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The Bewildering World of Christopher Luxon - Tax cut scams, Rising Rates, 3 Waters, and History Repeats
National appears to be up to it’s old tax-tricks again.
On 23 February, National's finance spokesperson, Nicola Willis, was reported by RNZ that a National government would still be committed to tax cuts. She stated;
“The cost of living crisis has now become entrenched and prolonged and National remains of the view that New Zealanders who are paying more tax than ever deserve some relief.”
But then she explained - albeit vaguely - how a National-led government would fund tax-cuts:
“No, we will not be borrowing for tax cuts - we will deliver tax reduction through more disciplined government spending.”
If Mr Willis’ assertion that National "will not be borrowing for tax cuts" sound familiar - it should. It was the same "talking point" made by former National Leader, John Key, in the run-up to the 2008 election:
“National’s rebalancing of the tax system is self-funding and requires no cuts to public services or additional borrowing.” - John Key, 21 October 2008
A National Party policy document re-iterated Key’s committment for not borrowing to fund tax cuts:
This makes it absolutely clear that to fund National’s tax package there is no requirement for additional borrowing and there is no requirement to cut public services.
Bearing in mind that the Global financial crisis had been in in full swing since 2007, the global economy was tanking (except Australia and China); unemployment was on the rise; and a dark cloud of recession was looming.
In Aotearoa New Zealand, the GFC’s impact was brutal, pushing unemployment from 3.8% to 6.8%.
Against this backdrop of global and domestic decline in economic activity and rising unemployment, John Key was intransigent in maintaining his Party’s committment to cutting taxes.
The consequences were inevitable. The National government was borrowing money faster than it could be printed:
The Government needs to borrow $250 million a week after the havoc wreaked by the recession on its books.
Note the date: 15 October 2009 - a full year before National’s tax cuts were to be implemented on 1 October 2010.
Nevertheless, Nationals tax cuts went ahead.
By May 2011, the headlines were even more bleak. Predictably, government borrowing took off thunderously like a Saturn 5 rocket on full throttle:
The Government is borrowing $380 million a week and next week's budget will carry a record deficit of about $16 billion, Parliament was told today.
Finance Minister Bill English said the Government's financial position had deteriorated "significantly" since late 2008.
"The pre-election update in 2008 forecast that the deficit for this year would be $2.4 billion," he said. "It's much more likely to be around $15b or $16b."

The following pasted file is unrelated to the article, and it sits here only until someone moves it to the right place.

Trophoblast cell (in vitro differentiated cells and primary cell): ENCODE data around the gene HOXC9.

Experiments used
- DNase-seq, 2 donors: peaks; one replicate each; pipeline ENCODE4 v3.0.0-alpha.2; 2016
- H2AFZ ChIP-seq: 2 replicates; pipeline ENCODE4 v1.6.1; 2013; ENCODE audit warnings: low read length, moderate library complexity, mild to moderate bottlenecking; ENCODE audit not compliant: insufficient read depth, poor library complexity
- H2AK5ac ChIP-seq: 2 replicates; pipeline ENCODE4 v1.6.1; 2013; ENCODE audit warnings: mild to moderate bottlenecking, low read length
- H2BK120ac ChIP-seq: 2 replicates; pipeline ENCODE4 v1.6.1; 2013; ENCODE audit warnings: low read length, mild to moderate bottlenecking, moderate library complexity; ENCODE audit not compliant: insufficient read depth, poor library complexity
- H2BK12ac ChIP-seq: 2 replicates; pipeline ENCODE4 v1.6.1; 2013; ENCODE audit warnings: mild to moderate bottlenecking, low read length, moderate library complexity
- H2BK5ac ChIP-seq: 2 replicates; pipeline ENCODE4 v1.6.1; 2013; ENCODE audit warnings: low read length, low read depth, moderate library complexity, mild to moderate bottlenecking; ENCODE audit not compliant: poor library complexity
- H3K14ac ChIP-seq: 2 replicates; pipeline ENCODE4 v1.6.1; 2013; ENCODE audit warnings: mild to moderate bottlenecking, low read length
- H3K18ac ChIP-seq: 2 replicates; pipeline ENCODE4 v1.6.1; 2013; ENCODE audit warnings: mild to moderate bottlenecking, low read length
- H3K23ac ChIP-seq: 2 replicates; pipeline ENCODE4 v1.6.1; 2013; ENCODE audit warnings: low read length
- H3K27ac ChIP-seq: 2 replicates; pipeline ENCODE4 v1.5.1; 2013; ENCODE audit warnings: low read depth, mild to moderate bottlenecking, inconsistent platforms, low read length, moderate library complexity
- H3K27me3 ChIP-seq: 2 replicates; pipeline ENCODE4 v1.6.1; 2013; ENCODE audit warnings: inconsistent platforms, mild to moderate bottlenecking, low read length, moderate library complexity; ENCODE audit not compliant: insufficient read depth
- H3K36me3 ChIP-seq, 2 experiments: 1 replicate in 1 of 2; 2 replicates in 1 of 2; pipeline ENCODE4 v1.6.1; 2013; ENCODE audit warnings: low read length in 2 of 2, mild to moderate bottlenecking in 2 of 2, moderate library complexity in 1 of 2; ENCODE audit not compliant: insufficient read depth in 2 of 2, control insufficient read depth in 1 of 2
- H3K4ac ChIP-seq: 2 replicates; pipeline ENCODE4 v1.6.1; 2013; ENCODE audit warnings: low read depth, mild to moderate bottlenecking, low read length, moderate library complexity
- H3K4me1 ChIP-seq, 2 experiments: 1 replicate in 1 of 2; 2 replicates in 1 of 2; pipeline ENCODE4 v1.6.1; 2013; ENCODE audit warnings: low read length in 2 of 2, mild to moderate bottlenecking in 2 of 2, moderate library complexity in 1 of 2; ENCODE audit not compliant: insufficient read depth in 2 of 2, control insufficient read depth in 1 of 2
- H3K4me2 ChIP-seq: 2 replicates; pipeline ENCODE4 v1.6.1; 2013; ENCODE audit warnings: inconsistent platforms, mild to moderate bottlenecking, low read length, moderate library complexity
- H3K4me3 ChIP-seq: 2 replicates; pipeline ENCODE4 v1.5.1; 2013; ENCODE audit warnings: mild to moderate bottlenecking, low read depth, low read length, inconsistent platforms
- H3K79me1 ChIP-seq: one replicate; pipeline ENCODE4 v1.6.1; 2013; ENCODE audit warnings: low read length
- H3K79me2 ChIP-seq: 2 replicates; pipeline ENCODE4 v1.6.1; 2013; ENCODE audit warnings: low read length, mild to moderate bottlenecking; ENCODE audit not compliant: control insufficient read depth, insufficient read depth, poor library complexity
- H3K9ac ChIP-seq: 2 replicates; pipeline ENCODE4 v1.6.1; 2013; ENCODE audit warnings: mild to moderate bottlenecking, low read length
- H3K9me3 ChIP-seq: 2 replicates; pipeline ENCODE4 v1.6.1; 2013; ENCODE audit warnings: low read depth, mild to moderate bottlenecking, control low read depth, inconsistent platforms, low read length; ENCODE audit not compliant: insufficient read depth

Even the figure of $380 million a week may not have been the true story, as BNZ Capital economist, Craig Ebert, suggested:
The Government is borrowing about $450 million a week, well up from the $250 million a week previously revealed, BNZ Capital economist Craig Ebert says.
Finance Minister Bill English has recently been telling New Zealand the Government was borrowing on average $250 million a week, every week, over the next four years to ensure it could provide public services and maintain welfare entitlements.
Mr English's figures equate to funding for about nine Forsyth Barr Stadiums being borrowed by the Government each month.
Mr Ebert said that borrowing had risen to $450 million a week as the Government attempted to front-load its debt requirements in case of unforeseen circumstances overseas.
All up, Parliamentary Library researchers revealed that National’s tax cuts in 2010 cost the country between $1.6 billion to $2.2 billion in lost revenue. Little wonder that our healthcare system was so badly under-funded that hospital buildings were rotting from inside out.
So much for National’s tax cuts being “hermetically sealed”.
On top of which, National was conducting an unpublicised plan forcing SOEs to borrow to their maximum limit (known as "maximum gearing"), and then demanding transfer to the Consolidated Fund by way of "dividends". (Covered in my December 2015 blogpost, Solid Energy and LandCorp – debt and doom, courtesy of a "fiscally responsible" National Govt.)
This massive gearing by former SOE, Solid Energy, may have contributed to it’s collapse and demise on 13 August 2015.
This was the National Party of "fiscal prudence" and "sound economic manager".
Being the Party of "personal responsibility" did National take personal responsibility for implementing tax cuts we could ill-afford and which would demand massive borrowing?
No. They did not.